Study in Canada

  • Canadian’s place great importance on learning, and have developed a first-rate education system with high standards. The country spends more on education (as a percentage of GDP) compared to the OECD average, and is the second-highest among G-8 countries.
  • Canadian teenagers consistently rank among the best in the world on international tests of reading, science, and math – a testament to the outstanding quality of Canadian schools. A Canadian degree, diploma, or certificate is well-regarded in business, government, and academic circles around the globe.
  • One of the Best Places in the World to Live: Canada has ranked as one of the top ten places to live in the world since 1994 according to the United Nations (UN) and the Economist Intelligence Unit. In the UN survey Canada earned particularly high marks for its access to education, high life expectancy (due to universal health care system); and low crime and violence rates. In addition, Canada’s largest cities Vancouver, Toronto, and Montreal have been recognized as world-class cities in which to live and work, for their cleanliness and safety, and for their cultural activities and attractive lifestyles.
  • High Standard of Living: Canadians enjoy a standard of living among the highest in the world. Almost 70 per cent of Canadians own their own homes, with a higher percentage owning durable goods, such as automobiles, refrigerators, washing machines, television, telephones, and radios. Canada also has an extensive health care system and social security network.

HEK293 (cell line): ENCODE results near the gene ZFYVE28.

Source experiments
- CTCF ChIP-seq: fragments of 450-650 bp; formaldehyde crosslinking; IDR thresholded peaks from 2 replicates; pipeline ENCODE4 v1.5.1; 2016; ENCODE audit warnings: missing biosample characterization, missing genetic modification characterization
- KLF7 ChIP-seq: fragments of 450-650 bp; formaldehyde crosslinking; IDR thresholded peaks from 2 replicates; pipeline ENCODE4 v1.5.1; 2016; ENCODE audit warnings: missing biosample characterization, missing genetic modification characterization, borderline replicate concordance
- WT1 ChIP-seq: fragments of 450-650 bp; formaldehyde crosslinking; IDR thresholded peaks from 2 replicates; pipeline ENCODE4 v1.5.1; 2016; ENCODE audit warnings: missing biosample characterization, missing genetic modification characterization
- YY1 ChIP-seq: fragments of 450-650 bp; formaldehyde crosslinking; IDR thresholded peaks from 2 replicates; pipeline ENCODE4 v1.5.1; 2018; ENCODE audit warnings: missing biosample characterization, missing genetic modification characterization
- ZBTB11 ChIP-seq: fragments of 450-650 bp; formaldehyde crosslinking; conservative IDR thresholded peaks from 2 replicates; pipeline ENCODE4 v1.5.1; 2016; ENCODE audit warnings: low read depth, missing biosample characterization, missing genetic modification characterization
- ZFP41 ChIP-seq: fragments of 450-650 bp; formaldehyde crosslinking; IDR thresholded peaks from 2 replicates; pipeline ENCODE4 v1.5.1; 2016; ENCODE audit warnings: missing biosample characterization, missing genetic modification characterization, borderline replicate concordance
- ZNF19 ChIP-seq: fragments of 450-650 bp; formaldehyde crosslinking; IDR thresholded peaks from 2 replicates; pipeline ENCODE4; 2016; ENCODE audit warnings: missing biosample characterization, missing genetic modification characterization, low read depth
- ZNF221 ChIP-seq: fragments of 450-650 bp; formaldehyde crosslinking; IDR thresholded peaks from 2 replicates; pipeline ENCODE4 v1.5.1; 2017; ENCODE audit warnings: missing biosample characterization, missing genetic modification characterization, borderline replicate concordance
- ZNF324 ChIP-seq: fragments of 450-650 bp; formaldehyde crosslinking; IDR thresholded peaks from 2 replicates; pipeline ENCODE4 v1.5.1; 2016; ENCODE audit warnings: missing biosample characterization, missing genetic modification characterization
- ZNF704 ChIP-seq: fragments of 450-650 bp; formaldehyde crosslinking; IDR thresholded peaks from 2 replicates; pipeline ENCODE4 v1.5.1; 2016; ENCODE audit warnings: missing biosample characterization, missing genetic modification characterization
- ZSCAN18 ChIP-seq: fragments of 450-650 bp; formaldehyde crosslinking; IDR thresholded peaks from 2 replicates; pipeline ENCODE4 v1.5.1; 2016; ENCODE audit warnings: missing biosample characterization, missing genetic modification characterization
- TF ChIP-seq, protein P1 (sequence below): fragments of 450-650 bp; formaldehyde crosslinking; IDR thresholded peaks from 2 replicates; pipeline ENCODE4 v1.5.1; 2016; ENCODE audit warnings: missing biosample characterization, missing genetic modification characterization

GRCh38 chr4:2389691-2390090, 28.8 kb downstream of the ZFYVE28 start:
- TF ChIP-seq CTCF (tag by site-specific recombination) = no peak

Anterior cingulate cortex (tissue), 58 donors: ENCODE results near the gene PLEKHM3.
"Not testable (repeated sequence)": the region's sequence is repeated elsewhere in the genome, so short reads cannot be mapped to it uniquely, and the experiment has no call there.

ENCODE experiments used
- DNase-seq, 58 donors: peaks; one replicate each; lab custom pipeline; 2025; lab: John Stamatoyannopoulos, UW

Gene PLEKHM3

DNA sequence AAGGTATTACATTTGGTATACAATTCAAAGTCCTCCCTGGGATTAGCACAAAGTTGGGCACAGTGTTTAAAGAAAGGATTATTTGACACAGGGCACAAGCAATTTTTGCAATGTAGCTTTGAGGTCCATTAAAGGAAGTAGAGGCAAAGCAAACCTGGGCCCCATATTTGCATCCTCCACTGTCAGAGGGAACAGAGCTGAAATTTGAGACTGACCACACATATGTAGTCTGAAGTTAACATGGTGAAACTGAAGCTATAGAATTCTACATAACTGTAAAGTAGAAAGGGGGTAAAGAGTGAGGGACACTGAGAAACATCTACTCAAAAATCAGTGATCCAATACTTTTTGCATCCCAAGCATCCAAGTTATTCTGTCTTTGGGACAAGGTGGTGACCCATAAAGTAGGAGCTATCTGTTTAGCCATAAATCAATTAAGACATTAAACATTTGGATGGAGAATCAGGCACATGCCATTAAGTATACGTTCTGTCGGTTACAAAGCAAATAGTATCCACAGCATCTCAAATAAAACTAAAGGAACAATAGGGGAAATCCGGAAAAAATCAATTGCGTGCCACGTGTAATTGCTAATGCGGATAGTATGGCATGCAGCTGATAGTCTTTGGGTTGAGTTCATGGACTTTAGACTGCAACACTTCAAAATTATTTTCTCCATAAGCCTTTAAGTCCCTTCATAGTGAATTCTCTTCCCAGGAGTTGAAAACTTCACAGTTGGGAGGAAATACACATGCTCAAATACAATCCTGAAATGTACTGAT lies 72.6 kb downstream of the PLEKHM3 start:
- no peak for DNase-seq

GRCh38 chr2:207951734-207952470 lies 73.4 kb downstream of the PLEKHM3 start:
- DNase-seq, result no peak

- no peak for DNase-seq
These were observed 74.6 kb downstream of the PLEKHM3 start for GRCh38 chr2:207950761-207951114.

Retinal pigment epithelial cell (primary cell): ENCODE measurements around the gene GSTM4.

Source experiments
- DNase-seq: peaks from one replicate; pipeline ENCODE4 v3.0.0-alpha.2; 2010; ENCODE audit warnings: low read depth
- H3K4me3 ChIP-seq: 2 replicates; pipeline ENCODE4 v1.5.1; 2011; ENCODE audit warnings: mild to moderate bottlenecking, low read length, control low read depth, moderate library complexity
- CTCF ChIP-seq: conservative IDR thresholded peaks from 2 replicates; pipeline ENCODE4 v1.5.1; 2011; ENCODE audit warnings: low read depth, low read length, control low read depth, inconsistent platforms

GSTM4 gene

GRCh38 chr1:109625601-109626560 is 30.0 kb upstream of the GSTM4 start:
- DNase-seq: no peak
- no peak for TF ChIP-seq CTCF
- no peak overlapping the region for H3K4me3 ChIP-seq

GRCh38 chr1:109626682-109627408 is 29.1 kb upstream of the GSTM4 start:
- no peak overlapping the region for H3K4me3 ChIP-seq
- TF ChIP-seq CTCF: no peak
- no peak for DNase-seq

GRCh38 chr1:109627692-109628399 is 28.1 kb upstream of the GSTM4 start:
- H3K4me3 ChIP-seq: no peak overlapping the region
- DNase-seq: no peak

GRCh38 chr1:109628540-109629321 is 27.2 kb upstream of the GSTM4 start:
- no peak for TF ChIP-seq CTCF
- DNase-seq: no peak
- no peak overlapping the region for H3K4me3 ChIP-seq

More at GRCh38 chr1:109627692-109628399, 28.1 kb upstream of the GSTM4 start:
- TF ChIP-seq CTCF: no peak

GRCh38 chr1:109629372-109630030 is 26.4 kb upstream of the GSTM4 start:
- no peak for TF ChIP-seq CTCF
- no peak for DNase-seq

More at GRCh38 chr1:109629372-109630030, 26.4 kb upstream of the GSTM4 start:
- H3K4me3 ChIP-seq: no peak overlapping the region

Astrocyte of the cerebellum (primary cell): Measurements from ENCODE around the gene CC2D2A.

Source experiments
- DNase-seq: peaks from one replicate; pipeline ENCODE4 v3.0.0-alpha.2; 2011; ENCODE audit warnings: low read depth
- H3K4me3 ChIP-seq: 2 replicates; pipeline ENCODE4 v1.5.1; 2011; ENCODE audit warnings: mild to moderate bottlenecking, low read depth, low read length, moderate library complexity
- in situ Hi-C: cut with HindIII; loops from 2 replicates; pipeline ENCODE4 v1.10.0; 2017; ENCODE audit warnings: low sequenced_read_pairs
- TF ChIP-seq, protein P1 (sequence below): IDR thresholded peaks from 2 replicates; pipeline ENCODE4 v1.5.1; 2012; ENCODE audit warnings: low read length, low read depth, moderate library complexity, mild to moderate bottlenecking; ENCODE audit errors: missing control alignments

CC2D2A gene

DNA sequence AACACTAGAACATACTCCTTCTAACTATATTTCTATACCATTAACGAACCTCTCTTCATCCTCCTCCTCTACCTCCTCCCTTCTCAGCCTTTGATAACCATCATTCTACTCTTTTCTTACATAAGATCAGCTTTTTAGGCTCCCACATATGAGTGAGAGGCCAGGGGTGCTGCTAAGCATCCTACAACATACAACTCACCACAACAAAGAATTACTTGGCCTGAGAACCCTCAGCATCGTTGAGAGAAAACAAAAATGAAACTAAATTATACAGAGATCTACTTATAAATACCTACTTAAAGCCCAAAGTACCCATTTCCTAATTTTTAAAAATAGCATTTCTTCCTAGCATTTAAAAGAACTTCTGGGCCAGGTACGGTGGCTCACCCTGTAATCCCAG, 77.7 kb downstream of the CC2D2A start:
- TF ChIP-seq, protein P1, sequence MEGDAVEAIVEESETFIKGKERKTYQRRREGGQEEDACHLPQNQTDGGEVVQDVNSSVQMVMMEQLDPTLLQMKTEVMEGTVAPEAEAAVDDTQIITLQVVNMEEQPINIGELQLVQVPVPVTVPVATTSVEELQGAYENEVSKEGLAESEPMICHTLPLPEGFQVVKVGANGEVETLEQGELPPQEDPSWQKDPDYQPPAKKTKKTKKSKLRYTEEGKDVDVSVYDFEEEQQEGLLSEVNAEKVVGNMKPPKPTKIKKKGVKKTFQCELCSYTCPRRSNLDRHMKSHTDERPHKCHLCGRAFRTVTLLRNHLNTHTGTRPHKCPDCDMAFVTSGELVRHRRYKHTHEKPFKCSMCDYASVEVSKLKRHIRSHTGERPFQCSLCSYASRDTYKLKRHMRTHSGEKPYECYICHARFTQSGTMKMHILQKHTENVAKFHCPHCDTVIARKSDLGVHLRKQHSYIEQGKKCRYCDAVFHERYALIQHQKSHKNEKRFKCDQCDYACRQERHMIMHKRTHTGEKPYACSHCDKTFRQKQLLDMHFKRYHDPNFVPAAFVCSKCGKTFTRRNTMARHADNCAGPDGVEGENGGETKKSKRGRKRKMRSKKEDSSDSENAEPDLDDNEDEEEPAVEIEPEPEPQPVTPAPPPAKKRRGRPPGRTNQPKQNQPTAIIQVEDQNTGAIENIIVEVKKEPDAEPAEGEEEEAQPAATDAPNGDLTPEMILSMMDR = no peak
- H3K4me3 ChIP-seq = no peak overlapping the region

• Welcoming Environment: Canada has traditionally been a country of immigrants and has a policy of encouraging multicultural diversity. In this vibrant setting, different perspectives are respected, and learning together is encouraged.
  • THE EDUCATIONAL STRUCTURE: A student can find both publicly funded as well as private universities and other institutions in Canada. There are a number of choices for a student at different levels – community colleges/ technical institutes, career colleges, language schools, secondary schools, summer camps, universities, university colleges, and SPP colleges for Indian students. The Canadian constitution states that each province has the responsibility of education respective to their province. This means there are significant differences between the education systems of the different provinces. However, education is important to Canadians, and standards across the country are uniformly high.